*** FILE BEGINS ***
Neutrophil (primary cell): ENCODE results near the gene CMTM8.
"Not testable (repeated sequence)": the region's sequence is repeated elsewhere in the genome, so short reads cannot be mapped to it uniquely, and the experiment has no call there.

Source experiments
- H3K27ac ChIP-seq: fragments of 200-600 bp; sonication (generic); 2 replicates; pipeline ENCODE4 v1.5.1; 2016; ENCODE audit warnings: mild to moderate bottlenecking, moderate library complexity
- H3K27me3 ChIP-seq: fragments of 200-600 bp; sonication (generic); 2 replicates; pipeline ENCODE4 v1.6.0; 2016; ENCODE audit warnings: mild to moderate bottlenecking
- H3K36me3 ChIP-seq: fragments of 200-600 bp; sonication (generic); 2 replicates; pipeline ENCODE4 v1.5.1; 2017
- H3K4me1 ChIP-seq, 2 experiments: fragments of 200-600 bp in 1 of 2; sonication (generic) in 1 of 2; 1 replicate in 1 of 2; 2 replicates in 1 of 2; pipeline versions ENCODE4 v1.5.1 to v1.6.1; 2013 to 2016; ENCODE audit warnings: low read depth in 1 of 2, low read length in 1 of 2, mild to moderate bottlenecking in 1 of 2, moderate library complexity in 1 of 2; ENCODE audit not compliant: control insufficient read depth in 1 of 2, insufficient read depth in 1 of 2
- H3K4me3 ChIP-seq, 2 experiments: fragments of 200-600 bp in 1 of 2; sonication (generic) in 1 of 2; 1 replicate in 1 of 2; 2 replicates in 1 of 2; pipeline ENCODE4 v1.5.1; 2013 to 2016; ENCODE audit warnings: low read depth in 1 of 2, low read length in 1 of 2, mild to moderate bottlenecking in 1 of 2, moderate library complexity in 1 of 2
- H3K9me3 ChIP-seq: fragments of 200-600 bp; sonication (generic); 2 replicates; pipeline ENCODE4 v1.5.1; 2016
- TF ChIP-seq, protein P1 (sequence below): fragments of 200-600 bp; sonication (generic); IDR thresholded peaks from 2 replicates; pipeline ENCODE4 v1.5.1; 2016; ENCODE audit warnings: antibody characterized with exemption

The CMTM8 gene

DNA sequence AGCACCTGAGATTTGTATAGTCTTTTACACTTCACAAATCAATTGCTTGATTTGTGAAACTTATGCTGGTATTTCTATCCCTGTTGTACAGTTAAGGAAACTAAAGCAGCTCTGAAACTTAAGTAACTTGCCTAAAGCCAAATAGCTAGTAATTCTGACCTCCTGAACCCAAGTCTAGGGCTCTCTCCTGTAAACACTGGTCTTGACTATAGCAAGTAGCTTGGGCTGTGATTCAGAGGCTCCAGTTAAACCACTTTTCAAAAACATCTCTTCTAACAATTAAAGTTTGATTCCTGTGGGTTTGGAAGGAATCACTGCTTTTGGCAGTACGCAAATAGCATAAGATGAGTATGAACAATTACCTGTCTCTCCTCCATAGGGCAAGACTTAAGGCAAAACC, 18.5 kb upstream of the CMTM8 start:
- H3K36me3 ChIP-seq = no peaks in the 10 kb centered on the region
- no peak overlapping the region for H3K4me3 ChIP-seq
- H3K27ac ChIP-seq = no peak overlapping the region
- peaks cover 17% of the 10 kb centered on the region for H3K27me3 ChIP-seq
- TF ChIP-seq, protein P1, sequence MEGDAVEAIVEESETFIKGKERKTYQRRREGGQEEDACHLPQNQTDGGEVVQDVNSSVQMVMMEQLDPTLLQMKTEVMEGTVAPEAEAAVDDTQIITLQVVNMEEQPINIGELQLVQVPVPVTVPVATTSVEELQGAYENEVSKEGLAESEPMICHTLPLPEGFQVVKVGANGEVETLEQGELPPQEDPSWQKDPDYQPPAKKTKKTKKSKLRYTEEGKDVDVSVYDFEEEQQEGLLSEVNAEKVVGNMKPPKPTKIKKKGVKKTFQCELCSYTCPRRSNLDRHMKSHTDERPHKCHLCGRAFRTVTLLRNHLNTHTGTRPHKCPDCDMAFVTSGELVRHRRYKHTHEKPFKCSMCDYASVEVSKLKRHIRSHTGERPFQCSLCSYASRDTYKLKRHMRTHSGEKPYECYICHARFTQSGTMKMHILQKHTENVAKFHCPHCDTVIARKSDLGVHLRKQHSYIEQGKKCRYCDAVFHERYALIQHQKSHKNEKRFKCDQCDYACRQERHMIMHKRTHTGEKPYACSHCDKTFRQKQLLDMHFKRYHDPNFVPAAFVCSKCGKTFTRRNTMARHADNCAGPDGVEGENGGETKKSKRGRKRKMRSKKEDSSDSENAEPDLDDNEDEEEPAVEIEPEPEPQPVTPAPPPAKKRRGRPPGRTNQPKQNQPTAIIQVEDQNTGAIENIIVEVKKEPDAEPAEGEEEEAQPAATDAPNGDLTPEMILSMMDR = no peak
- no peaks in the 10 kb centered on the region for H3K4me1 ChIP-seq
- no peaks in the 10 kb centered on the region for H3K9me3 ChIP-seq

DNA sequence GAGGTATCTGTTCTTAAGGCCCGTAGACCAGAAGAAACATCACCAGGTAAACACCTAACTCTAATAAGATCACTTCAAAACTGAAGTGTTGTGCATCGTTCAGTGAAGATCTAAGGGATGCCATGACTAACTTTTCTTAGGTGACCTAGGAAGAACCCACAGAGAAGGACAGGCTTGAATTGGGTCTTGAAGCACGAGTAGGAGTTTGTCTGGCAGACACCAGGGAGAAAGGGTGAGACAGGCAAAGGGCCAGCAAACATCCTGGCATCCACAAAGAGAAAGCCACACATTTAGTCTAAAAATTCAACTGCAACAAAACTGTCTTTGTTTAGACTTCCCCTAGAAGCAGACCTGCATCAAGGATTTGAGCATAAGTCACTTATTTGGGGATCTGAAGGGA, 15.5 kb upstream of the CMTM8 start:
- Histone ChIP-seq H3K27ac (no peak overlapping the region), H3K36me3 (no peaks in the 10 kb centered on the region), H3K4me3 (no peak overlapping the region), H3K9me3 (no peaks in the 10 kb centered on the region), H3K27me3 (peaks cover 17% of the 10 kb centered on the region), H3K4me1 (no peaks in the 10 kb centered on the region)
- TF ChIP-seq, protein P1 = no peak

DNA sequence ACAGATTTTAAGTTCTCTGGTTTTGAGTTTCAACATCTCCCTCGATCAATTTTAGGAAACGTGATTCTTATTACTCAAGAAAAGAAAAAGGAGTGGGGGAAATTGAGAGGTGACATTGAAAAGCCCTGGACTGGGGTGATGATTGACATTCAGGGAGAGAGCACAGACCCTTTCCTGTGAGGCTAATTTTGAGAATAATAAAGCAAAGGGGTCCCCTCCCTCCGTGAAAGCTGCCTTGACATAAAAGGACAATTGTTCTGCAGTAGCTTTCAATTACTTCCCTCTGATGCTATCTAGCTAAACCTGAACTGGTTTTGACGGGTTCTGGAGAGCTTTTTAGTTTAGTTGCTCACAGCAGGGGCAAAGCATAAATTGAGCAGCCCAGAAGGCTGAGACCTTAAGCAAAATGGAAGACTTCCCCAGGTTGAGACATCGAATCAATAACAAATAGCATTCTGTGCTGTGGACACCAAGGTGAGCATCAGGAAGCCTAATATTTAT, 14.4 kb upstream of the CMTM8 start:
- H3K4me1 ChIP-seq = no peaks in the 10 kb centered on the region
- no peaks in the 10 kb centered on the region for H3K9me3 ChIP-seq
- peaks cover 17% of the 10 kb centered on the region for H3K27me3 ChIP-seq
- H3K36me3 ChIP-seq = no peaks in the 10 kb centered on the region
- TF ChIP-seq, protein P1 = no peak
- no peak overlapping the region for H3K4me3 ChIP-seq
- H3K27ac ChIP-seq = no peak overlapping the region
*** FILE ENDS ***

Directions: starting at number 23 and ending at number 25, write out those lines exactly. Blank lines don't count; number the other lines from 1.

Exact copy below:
DNA sequence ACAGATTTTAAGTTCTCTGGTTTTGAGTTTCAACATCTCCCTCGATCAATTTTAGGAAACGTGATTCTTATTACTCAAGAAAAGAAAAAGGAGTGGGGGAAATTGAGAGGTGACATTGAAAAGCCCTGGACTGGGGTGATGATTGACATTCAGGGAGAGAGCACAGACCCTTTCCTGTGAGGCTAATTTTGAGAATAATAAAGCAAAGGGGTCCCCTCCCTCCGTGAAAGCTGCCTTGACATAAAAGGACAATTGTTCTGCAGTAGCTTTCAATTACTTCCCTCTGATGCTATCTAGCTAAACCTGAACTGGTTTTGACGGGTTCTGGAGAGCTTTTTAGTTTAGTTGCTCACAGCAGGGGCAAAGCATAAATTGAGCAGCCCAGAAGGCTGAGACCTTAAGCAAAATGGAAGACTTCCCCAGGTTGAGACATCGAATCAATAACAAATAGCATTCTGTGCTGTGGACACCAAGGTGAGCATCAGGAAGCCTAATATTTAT, 14.4 kb upstream of the CMTM8 start:
- H3K4me1 ChIP-seq = no peaks in the 10 kb centered on the region
- no peaks in the 10 kb centered on the region for H3K9me3 ChIP-seq